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Social Media Etiquette for Parents
Social endeavours with friends have evolved over the years. In the early 1900s the people from all socio economic backgrounds would go to great lengths to entertain their guests at their homes with music and recitals, serving tea in their finest cups and then dining in true style – traditional dishes and divine deserts. In the second half of the 1900s we moved away from spending time at home and went rather to the local diner, the roller rink, the movies or dancing.
The 21st Century marks the revolution of social networks: MXit, Facebook, Twitter, MySpace even YouTube, just to name a few. These days you don’t have to leave your home. You don’t even have to dress up. You can simply use your phone or laptop to access anyone or anything from anywhere at any time – people known and unknown.
The great concern here lies not within the change in socialising methods, but rather the network of people you and your children have free access to. When entertaining guests in the early 1900s, one would invite only those you know or would like to get to know. In that rather protected and manageable environment you would spend time with your guests. Gradually over the years, as we moved out of our homes, we got into contact with more and more people. Today, we have free access to almost anybody.
Now the question beckons: as a parent, how can or may I interact with my child on social networks? What, if any, are the rules? Do my children have certain social networking rights that override my authority?
Tips for parents on social media etiquette:
- Don’t blur boundary lines, stay the parent
According to e-Parenting expert, Sharon Cindrich, many parents are “hanging out” on their child’s Facebook page in order to participate, and to be a friend. Children need their parents to be parents. A parent has the privilege of being in the guiding, nurturing and protecting role. When we cross the friendship boundary, it is very difficult to fulfil the parental role.
- Let them invite you
In general children are naturally inclusive, they want to welcome everyone in their world. However, teenagers need their space to be social without parental influence and participation. Therefore, accept “friend-requests” from them, but don’t invite them. The same goes for their friends. If their friends send a “friend-request”, the parent may accept it. It is in my personal opinion a very good indication of where your child wants you in his or her life. If they invite you, they want you to be involved and that is positive.
If your child is still at a vulnerable age, invite him/her as a friend on Facebook, follow him/her on Twitter and absolutely monitor all online activity.
IMPORTANT NOTE: Facebook and MySpace are supposed to be officially open only to people of 13 years and older.
- Do not comment on everything you see
By inviting you, your child is giving you a glimpse into their social life. Therefore, tread lightly and respect them. Less is more. In the same way that you do not take part in the carpool conversations between your teenagers, you should not comment on every single post or photo on your child’s profile. Trust your instincts and add value rather than embarrassment.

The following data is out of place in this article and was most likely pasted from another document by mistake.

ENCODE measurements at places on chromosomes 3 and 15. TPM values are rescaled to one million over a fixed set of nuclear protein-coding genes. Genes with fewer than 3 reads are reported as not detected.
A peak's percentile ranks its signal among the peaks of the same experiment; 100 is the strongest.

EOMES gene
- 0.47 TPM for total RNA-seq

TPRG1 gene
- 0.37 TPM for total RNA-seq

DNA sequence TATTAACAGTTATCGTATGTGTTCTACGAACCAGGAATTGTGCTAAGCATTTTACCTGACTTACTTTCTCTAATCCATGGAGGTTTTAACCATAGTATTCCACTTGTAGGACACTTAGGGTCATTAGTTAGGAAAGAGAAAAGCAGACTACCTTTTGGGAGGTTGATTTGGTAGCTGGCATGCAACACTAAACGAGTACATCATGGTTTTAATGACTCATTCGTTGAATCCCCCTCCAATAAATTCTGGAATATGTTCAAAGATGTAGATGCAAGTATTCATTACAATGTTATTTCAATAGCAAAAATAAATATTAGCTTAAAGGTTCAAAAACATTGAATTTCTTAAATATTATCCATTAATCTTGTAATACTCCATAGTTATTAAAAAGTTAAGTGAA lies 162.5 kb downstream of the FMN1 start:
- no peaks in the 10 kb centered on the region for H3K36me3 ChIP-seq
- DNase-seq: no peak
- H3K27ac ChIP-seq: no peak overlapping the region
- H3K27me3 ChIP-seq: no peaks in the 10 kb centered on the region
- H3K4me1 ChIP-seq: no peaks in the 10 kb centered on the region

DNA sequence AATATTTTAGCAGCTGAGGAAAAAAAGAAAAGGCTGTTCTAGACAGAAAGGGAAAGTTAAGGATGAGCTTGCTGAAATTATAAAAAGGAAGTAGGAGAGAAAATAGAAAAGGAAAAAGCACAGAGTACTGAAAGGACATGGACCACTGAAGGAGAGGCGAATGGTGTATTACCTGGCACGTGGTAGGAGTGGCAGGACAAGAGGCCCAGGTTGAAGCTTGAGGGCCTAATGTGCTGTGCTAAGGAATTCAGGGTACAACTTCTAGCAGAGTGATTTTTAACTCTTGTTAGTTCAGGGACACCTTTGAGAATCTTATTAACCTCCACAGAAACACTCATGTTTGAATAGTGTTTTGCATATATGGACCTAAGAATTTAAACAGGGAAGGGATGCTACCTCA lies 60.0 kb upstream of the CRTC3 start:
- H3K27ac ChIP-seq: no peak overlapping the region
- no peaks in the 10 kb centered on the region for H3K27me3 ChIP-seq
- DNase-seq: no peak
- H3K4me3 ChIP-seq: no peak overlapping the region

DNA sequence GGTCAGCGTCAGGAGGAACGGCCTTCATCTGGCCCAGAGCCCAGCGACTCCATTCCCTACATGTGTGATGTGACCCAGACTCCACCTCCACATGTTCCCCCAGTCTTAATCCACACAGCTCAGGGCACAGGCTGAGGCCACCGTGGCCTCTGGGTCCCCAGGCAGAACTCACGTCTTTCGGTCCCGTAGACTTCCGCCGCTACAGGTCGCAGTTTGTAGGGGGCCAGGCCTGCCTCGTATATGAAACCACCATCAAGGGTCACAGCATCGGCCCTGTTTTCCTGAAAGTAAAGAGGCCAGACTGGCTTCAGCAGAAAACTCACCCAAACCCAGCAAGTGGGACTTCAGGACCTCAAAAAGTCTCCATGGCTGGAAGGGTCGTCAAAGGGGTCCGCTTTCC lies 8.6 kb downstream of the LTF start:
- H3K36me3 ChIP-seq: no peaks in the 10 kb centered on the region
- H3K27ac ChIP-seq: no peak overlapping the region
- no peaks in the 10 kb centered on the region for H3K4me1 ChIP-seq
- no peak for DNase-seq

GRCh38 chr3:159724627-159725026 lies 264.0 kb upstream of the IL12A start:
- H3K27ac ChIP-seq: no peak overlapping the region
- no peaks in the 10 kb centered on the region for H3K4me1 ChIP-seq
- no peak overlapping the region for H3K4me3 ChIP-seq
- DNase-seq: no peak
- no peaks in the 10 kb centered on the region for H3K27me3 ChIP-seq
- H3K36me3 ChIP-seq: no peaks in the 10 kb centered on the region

- Reprimand in private
You will most probably come across hair-raising photos, comments and general language on social networks. If the bad language and links are coming from your child, have a private, face to face conversation in which you talk this through. Revisit the rules (refer to previous Blog article, “Top Tips for Online Safety”) and if necessary, follow through on your consequences.
Be cautious of commenting on rude transgressions from your childs’ friends. Your teen knows what you approve of and what you don’t and many will be fiercely defensive of their friends. Unless you feel your child is in real danger, bullying others or crossing a moral or legal line, there is no reason to continually point out their friend’s foul language or many transgressions.
- Watch what you post on your page too
Consider the consequences of your own posts as it relates to your child’s page and the mutual friends you share. Avoid embarrassing stories or pictures about your child and don’t say inappropriate things about your spouse or your love life.
- Check up on your child’s privacy
Familiarise yourself with privacy settings from the social networks used by your child and make sure they’ve got the correct security settings in place. According to Judy Arnall, parenting expert and author of Plugged-in Parenting, as well as Louise Fox, etiquette expert in Toronto, double-check what is out there by Googling your child from time to time. This can be especially helpful if your child refuses to “friend-request” you. Arnall says “You’re seeing what’s available to the public and that’s what’s really important.”
- Let them go if they “un-friend” you
At some point your child may want to “un-friend” you. Do not take it personally. You have seen the conversations, the comments and the general behaviour online. If they’ve acted responsibly and you are comfortable with his behaviour, respect his request.
If however you suspect that it might be the result of trying to hide a relationship or involvement in age-inappropriate conversations or behaviour, take appropriate action. You are still the parent and your first priority is to protect and nurture. Have that conversation with your child and earn his trust.
Lastly, understand what kids are doing online today. Get a glimpse of his pages and most importantly, have a continuing conversation about safety, good choices, responsibility and consequences. Embrace the space he grants you, don’t abuse it.
Plugged in Parent
Facebook Etiquette for Parents
Friending and de-friending: Facebook etiquette for parents
Wikipedia – List of social networking websites